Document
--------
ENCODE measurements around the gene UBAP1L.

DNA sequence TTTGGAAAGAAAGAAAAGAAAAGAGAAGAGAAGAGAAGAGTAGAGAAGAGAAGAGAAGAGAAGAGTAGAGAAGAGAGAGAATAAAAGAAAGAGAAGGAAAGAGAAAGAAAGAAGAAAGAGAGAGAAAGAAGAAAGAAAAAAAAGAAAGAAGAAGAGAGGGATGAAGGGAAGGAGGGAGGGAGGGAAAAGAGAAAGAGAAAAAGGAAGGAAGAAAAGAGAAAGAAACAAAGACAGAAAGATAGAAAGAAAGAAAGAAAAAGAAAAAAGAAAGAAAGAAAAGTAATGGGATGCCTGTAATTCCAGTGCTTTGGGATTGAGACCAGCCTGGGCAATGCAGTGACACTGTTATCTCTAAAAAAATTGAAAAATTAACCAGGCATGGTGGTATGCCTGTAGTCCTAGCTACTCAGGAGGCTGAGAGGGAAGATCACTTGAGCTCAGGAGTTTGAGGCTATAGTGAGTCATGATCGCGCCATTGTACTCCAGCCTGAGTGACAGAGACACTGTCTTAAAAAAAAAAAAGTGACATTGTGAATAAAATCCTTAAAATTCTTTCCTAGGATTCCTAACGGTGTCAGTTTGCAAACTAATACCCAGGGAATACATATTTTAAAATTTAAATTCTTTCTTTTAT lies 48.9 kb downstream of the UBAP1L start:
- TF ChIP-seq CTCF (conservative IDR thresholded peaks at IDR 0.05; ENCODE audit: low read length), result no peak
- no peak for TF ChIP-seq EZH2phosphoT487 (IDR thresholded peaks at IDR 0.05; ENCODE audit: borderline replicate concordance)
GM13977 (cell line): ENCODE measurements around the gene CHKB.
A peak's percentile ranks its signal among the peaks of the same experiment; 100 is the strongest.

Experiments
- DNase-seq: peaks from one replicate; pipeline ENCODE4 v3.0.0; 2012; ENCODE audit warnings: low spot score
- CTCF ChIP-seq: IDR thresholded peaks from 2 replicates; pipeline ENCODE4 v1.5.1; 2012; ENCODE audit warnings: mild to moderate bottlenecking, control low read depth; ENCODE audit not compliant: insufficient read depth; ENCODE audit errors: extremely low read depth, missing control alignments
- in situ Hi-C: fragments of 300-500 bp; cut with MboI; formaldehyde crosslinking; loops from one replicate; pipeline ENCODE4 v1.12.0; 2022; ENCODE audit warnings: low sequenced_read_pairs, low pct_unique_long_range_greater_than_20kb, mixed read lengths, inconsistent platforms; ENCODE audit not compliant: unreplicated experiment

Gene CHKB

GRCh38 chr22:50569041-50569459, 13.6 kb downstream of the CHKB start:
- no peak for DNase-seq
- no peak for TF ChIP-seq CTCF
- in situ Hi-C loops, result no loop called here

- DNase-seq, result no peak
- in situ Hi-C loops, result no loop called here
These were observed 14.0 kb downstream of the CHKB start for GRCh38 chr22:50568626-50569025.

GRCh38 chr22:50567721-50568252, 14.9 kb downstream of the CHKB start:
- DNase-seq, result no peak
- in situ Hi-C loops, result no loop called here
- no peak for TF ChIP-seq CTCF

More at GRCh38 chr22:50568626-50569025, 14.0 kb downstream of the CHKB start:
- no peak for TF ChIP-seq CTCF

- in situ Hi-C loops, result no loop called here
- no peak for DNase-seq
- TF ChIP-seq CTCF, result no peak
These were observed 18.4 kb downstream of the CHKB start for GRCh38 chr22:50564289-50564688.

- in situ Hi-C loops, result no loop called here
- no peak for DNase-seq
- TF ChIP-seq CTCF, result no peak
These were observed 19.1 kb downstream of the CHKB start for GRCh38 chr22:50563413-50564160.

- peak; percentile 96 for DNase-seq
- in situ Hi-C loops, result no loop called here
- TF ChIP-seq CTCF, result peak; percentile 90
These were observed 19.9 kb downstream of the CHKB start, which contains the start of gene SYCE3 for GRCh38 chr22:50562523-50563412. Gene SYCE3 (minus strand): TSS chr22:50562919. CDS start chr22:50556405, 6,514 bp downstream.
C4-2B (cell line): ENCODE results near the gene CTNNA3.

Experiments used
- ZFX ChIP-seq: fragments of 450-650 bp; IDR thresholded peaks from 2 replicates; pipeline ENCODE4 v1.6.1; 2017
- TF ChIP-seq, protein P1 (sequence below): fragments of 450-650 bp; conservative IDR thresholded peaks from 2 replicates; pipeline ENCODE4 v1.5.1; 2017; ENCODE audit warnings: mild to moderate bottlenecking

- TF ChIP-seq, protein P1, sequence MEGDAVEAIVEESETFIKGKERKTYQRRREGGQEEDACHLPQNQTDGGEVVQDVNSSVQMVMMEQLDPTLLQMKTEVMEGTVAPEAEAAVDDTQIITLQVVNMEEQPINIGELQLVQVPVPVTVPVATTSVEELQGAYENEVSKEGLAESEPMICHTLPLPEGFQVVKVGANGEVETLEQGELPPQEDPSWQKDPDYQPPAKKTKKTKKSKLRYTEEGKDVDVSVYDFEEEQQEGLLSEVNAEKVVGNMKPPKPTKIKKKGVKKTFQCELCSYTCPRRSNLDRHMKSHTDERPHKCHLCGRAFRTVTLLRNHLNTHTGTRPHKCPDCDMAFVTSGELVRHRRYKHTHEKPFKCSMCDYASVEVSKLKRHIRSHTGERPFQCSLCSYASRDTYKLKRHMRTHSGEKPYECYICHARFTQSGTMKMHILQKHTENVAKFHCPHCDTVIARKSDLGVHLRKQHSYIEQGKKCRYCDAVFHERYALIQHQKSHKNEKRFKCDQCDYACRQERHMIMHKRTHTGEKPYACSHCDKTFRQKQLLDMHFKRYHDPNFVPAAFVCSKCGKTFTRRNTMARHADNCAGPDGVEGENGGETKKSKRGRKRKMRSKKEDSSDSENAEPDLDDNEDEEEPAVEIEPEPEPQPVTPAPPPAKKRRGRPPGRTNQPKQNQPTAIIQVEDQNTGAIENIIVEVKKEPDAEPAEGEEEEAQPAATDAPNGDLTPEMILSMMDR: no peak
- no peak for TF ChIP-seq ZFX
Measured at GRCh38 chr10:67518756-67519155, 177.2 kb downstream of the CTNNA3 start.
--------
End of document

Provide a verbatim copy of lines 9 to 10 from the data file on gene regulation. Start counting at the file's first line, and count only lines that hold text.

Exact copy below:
- CTCF ChIP-seq: IDR thresholded peaks from 2 replicates; pipeline ENCODE4 v1.5.1; 2012; ENCODE audit warnings: mild to moderate bottlenecking, control low read depth; ENCODE audit not compliant: insufficient read depth; ENCODE audit errors: extremely low read depth, missing control alignments
- in situ Hi-C: fragments of 300-500 bp; cut with MboI; formaldehyde crosslinking; loops from one replicate; pipeline ENCODE4 v1.12.0; 2022; ENCODE audit warnings: low sequenced_read_pairs, low pct_unique_long_range_greater_than_20kb, mixed read lengths, inconsistent platforms; ENCODE audit not compliant: unreplicated experiment